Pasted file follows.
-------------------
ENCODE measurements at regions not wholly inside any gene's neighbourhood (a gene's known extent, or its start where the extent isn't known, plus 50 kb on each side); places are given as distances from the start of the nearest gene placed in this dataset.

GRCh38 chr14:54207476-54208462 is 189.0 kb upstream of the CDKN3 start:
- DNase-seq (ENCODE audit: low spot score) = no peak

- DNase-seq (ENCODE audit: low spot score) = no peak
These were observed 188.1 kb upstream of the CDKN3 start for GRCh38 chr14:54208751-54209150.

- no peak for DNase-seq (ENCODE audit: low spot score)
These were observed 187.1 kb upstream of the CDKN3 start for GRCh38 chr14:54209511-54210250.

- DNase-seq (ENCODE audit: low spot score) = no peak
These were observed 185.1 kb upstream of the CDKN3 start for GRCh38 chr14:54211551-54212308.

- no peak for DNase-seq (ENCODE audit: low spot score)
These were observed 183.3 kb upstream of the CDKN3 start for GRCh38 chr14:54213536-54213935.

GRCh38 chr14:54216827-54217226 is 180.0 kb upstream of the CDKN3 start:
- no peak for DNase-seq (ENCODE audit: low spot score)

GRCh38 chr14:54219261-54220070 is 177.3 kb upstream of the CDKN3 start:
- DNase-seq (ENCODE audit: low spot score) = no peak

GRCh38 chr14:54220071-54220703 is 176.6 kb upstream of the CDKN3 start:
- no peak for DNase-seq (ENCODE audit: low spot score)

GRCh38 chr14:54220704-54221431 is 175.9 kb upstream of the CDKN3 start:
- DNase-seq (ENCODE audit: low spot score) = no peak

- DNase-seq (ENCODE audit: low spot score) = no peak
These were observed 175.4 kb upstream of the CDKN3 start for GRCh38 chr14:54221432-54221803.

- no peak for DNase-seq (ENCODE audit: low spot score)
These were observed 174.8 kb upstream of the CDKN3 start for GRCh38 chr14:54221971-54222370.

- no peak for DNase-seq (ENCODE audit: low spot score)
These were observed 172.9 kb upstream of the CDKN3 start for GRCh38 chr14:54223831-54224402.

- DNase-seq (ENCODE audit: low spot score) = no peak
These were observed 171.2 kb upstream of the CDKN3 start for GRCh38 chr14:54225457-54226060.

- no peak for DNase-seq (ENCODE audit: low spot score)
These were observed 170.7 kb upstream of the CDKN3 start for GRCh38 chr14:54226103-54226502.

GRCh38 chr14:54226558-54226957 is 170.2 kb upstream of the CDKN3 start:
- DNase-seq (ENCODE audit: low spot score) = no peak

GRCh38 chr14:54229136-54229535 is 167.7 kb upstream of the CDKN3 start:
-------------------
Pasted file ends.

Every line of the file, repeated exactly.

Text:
ENCODE measurements at regions not wholly inside any gene's neighbourhood (a gene's known extent, or its start where the extent isn't known, plus 50 kb on each side); places are given as distances from the start of the nearest gene placed in this dataset.

GRCh38 chr14:54207476-54208462 is 189.0 kb upstream of the CDKN3 start:
- DNase-seq (ENCODE audit: low spot score) = no peak

- DNase-seq (ENCODE audit: low spot score) = no peak
These were observed 188.1 kb upstream of the CDKN3 start for GRCh38 chr14:54208751-54209150.

- no peak for DNase-seq (ENCODE audit: low spot score)
These were observed 187.1 kb upstream of the CDKN3 start for GRCh38 chr14:54209511-54210250.

- DNase-seq (ENCODE audit: low spot score) = no peak
These were observed 185.1 kb upstream of the CDKN3 start for GRCh38 chr14:54211551-54212308.

- no peak for DNase-seq (ENCODE audit: low spot score)
These were observed 183.3 kb upstream of the CDKN3 start for GRCh38 chr14:54213536-54213935.

GRCh38 chr14:54216827-54217226 is 180.0 kb upstream of the CDKN3 start:
- no peak for DNase-seq (ENCODE audit: low spot score)

GRCh38 chr14:54219261-54220070 is 177.3 kb upstream of the CDKN3 start:
- DNase-seq (ENCODE audit: low spot score) = no peak

GRCh38 chr14:54220071-54220703 is 176.6 kb upstream of the CDKN3 start:
- no peak for DNase-seq (ENCODE audit: low spot score)

GRCh38 chr14:54220704-54221431 is 175.9 kb upstream of the CDKN3 start:
- DNase-seq (ENCODE audit: low spot score) = no peak

- DNase-seq (ENCODE audit: low spot score) = no peak
These were observed 175.4 kb upstream of the CDKN3 start for GRCh38 chr14:54221432-54221803.

- no peak for DNase-seq (ENCODE audit: low spot score)
These were observed 174.8 kb upstream of the CDKN3 start for GRCh38 chr14:54221971-54222370.

- no peak for DNase-seq (ENCODE audit: low spot score)
These were observed 172.9 kb upstream of the CDKN3 start for GRCh38 chr14:54223831-54224402.

- DNase-seq (ENCODE audit: low spot score) = no peak
These were observed 171.2 kb upstream of the CDKN3 start for GRCh38 chr14:54225457-54226060.

- no peak for DNase-seq (ENCODE audit: low spot score)
These were observed 170.7 kb upstream of the CDKN3 start for GRCh38 chr14:54226103-54226502.

GRCh38 chr14:54226558-54226957 is 170.2 kb upstream of the CDKN3 start:
- DNase-seq (ENCODE audit: low spot score) = no peak

GRCh38 chr14:54229136-54229535 is 167.7 kb upstream of the CDKN3 start: